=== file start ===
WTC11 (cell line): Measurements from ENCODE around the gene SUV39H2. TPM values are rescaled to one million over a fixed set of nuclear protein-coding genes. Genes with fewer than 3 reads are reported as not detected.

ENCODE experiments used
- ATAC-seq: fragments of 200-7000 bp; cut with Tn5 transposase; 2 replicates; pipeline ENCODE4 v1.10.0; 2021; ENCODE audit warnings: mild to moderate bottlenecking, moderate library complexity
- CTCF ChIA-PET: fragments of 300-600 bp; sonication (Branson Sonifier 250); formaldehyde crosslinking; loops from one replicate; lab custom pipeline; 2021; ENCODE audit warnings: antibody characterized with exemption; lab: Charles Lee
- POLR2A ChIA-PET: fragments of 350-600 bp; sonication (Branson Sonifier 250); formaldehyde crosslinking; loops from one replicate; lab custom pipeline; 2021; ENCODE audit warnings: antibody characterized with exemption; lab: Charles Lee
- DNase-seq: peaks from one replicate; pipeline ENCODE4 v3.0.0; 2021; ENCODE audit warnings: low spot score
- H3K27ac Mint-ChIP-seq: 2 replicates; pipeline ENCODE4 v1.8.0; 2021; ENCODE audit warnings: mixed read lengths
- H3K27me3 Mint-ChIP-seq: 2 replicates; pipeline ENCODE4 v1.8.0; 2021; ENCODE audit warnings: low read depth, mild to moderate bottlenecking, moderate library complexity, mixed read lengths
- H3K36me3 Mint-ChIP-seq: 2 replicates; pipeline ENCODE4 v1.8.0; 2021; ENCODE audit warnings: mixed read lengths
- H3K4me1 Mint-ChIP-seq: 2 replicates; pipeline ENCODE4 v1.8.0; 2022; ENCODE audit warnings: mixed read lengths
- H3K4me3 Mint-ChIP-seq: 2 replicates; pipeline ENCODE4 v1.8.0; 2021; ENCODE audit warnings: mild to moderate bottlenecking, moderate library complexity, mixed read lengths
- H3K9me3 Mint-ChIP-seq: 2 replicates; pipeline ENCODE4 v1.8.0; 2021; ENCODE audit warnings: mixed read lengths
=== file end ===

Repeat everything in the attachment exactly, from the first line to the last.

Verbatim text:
WTC11 (cell line): Measurements from ENCODE around the gene SUV39H2. TPM values are rescaled to one million over a fixed set of nuclear protein-coding genes. Genes with fewer than 3 reads are reported as not detected.

ENCODE experiments used
- ATAC-seq: fragments of 200-7000 bp; cut with Tn5 transposase; 2 replicates; pipeline ENCODE4 v1.10.0; 2021; ENCODE audit warnings: mild to moderate bottlenecking, moderate library complexity
- CTCF ChIA-PET: fragments of 300-600 bp; sonication (Branson Sonifier 250); formaldehyde crosslinking; loops from one replicate; lab custom pipeline; 2021; ENCODE audit warnings: antibody characterized with exemption; lab: Charles Lee
- POLR2A ChIA-PET: fragments of 350-600 bp; sonication (Branson Sonifier 250); formaldehyde crosslinking; loops from one replicate; lab custom pipeline; 2021; ENCODE audit warnings: antibody characterized with exemption; lab: Charles Lee
- DNase-seq: peaks from one replicate; pipeline ENCODE4 v3.0.0; 2021; ENCODE audit warnings: low spot score
- H3K27ac Mint-ChIP-seq: 2 replicates; pipeline ENCODE4 v1.8.0; 2021; ENCODE audit warnings: mixed read lengths
- H3K27me3 Mint-ChIP-seq: 2 replicates; pipeline ENCODE4 v1.8.0; 2021; ENCODE audit warnings: low read depth, mild to moderate bottlenecking, moderate library complexity, mixed read lengths
- H3K36me3 Mint-ChIP-seq: 2 replicates; pipeline ENCODE4 v1.8.0; 2021; ENCODE audit warnings: mixed read lengths
- H3K4me1 Mint-ChIP-seq: 2 replicates; pipeline ENCODE4 v1.8.0; 2022; ENCODE audit warnings: mixed read lengths
- H3K4me3 Mint-ChIP-seq: 2 replicates; pipeline ENCODE4 v1.8.0; 2021; ENCODE audit warnings: mild to moderate bottlenecking, moderate library complexity, mixed read lengths
- H3K9me3 Mint-ChIP-seq: 2 replicates; pipeline ENCODE4 v1.8.0; 2021; ENCODE audit warnings: mixed read lengths